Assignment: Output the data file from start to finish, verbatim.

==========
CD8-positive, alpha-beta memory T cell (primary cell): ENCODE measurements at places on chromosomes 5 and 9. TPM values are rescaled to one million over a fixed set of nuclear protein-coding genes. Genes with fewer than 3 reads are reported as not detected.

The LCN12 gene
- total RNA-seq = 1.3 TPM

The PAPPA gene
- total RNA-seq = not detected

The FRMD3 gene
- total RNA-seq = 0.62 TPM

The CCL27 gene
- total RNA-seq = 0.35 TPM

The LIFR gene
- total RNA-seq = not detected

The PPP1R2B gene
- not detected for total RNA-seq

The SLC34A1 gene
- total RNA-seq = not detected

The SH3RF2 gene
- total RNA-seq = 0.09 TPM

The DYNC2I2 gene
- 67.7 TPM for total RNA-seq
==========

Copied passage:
CD8-positive, alpha-beta memory T cell (primary cell): ENCODE measurements at places on chromosomes 5 and 9. TPM values are rescaled to one million over a fixed set of nuclear protein-coding genes. Genes with fewer than 3 reads are reported as not detected.

The LCN12 gene
- total RNA-seq = 1.3 TPM

The PAPPA gene
- total RNA-seq = not detected

The FRMD3 gene
- total RNA-seq = 0.62 TPM

The CCL27 gene
- total RNA-seq = 0.35 TPM

The LIFR gene
- total RNA-seq = not detected

The PPP1R2B gene
- not detected for total RNA-seq

The SLC34A1 gene
- total RNA-seq = not detected

The SH3RF2 gene
- total RNA-seq = 0.09 TPM

The DYNC2I2 gene
- 67.7 TPM for total RNA-seq